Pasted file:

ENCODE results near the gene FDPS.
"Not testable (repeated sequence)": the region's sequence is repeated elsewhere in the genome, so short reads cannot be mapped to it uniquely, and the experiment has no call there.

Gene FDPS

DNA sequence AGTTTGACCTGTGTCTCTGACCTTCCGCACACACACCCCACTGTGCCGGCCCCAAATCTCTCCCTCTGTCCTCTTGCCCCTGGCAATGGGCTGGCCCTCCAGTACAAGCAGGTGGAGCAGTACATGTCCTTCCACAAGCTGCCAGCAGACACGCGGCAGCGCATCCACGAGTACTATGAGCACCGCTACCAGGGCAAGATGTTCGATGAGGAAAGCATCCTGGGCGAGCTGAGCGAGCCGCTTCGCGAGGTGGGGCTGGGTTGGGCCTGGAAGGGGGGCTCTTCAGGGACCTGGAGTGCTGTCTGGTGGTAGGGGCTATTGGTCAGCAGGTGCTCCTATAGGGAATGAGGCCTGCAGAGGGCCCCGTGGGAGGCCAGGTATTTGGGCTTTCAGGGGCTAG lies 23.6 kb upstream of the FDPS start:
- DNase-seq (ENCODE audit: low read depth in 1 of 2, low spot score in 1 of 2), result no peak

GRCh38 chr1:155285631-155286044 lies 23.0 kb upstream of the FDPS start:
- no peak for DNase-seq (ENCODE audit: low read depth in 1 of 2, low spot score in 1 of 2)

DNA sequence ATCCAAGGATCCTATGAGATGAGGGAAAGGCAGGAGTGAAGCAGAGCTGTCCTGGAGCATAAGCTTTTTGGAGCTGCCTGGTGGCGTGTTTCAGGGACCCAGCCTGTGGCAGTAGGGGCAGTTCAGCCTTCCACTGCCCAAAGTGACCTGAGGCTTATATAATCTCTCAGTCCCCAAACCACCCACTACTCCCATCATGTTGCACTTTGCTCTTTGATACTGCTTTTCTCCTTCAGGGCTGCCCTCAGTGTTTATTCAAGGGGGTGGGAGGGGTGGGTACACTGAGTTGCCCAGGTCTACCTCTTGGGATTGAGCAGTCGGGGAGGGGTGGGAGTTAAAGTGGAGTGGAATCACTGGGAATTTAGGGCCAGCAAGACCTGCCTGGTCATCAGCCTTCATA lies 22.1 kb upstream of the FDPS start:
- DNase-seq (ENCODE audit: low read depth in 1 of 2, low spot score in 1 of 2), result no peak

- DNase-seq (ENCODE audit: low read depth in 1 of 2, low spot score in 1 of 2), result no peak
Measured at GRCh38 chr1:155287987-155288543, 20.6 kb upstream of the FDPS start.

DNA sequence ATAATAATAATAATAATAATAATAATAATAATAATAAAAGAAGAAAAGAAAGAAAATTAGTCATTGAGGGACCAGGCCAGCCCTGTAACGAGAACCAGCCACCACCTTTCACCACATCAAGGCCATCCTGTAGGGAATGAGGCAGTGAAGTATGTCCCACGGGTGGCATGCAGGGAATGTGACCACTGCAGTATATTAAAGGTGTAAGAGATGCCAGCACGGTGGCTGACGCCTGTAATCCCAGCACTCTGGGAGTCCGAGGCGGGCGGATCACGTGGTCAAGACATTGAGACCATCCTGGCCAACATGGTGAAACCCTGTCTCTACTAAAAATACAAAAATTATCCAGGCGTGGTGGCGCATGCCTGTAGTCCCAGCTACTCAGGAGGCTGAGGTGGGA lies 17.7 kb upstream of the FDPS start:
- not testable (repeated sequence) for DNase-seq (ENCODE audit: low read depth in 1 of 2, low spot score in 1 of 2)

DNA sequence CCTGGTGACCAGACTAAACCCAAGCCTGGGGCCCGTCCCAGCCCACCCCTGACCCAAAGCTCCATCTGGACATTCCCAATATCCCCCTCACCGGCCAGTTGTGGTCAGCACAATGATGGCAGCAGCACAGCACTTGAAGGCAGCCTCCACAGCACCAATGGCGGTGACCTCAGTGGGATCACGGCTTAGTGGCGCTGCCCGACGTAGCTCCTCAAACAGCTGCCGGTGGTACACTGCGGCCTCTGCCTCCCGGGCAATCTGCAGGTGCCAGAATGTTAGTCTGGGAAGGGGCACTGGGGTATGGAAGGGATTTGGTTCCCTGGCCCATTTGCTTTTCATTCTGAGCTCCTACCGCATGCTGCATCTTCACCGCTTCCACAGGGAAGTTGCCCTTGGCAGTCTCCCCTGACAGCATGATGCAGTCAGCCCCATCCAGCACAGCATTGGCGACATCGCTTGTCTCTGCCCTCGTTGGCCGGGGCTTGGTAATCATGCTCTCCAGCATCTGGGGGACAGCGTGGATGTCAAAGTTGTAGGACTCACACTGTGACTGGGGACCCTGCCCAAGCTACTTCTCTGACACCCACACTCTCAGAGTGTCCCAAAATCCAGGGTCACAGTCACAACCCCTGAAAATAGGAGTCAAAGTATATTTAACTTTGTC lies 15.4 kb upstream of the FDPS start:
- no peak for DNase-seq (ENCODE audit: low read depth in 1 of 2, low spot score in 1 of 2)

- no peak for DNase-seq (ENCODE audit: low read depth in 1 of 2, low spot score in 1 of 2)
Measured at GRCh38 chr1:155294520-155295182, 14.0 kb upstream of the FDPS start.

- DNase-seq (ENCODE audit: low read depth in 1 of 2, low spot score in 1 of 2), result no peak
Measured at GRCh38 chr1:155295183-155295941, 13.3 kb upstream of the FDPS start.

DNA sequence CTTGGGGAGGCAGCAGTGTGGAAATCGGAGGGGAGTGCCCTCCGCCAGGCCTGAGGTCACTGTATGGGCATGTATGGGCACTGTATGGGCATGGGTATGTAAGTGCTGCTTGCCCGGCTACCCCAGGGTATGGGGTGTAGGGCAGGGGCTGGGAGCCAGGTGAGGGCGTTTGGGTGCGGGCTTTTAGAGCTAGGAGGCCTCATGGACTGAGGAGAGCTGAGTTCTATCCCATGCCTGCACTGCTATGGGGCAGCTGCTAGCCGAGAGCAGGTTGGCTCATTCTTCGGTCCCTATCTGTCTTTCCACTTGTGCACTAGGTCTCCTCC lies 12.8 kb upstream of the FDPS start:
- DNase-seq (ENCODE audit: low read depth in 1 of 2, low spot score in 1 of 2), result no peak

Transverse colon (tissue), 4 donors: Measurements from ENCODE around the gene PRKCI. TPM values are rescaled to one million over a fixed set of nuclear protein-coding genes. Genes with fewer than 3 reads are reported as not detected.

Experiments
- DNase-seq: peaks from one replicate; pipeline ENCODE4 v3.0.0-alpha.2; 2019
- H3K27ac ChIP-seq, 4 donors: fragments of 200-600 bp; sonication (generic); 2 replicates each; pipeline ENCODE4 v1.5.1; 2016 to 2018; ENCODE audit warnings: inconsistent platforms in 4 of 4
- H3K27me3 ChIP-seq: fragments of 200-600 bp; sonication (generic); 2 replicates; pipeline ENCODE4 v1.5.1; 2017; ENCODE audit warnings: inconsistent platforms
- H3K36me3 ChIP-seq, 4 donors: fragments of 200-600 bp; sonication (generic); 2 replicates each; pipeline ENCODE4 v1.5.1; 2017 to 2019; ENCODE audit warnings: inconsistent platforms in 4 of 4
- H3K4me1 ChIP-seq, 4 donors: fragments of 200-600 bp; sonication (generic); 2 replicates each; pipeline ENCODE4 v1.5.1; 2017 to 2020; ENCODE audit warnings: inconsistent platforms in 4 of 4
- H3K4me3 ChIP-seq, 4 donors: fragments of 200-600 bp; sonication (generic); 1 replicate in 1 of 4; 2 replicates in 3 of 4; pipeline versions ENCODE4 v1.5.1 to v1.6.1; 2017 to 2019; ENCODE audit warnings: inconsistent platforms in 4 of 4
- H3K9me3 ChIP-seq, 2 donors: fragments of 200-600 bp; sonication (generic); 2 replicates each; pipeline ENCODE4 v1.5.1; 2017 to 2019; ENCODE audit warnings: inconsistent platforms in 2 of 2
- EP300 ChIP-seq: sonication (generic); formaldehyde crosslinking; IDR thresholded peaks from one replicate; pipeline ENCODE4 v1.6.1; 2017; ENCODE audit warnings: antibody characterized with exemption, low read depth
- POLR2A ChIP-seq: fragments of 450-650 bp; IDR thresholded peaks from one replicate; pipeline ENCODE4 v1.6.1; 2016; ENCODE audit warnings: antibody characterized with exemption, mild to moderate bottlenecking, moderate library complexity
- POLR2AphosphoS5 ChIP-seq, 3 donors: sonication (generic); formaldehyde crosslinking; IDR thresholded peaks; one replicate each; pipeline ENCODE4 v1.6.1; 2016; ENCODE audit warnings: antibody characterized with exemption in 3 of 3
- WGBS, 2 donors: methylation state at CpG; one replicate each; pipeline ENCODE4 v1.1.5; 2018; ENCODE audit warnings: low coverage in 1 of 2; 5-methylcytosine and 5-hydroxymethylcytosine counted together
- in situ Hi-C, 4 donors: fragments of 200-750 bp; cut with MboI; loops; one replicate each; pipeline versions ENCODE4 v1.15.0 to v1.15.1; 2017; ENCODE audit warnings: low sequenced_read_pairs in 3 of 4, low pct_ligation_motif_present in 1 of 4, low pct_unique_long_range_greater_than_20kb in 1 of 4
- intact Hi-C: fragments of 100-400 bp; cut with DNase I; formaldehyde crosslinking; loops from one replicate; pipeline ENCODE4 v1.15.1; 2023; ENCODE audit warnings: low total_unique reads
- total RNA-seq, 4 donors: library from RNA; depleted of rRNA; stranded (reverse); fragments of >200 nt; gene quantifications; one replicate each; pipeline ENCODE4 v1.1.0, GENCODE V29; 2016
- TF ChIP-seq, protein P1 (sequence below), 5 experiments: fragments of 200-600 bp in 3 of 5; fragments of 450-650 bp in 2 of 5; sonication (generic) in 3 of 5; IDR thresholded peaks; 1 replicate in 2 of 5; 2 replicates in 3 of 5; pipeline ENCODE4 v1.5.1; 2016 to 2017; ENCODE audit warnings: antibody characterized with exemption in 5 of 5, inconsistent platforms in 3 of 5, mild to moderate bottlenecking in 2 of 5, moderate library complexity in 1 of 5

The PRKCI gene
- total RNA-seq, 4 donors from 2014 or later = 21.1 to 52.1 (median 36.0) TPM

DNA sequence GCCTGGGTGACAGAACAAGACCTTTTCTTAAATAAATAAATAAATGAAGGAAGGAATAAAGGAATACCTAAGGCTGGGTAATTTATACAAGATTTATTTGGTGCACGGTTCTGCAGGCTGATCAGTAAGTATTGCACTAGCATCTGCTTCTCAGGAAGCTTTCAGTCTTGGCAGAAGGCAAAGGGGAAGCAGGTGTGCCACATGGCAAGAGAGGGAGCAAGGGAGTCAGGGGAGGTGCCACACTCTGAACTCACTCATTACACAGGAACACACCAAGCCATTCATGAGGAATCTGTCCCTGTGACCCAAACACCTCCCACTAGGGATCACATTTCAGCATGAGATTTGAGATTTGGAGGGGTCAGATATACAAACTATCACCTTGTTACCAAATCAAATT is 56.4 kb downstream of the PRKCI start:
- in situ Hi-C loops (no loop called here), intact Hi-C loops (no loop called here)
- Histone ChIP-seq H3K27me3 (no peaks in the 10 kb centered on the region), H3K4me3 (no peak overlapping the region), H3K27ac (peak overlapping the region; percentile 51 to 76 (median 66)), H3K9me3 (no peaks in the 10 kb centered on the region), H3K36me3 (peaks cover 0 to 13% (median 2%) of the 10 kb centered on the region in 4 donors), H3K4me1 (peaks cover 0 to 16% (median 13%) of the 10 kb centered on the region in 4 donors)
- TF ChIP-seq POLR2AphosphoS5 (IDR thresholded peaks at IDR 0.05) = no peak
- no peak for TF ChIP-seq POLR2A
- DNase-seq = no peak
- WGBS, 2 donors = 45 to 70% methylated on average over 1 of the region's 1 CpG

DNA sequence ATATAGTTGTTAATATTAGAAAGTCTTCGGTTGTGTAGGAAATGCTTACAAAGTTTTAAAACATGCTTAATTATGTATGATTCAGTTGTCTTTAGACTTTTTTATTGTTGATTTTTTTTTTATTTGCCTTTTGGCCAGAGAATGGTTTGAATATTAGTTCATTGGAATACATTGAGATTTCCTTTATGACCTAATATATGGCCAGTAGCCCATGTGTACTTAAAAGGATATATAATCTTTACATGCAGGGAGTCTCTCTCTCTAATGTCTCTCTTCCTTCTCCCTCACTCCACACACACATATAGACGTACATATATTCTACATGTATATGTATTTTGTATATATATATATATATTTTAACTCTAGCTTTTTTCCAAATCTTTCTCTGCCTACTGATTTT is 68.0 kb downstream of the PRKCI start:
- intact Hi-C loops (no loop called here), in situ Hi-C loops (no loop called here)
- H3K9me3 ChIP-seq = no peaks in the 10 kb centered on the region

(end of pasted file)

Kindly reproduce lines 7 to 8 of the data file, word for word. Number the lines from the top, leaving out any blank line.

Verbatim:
- no peak for DNase-seq (ENCODE audit: low read depth in 1 of 2, low spot score in 1 of 2)

DNA sequence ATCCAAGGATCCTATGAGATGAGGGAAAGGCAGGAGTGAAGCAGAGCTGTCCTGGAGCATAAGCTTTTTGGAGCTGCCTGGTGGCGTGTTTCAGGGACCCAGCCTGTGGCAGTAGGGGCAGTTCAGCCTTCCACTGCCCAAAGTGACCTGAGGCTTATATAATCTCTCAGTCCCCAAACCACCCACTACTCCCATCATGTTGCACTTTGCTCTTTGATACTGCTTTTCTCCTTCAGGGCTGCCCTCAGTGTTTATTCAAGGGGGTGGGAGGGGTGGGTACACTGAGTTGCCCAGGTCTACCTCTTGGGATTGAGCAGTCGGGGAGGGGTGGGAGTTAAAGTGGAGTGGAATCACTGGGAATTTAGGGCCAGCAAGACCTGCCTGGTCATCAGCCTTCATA lies 22.1 kb upstream of the FDPS start: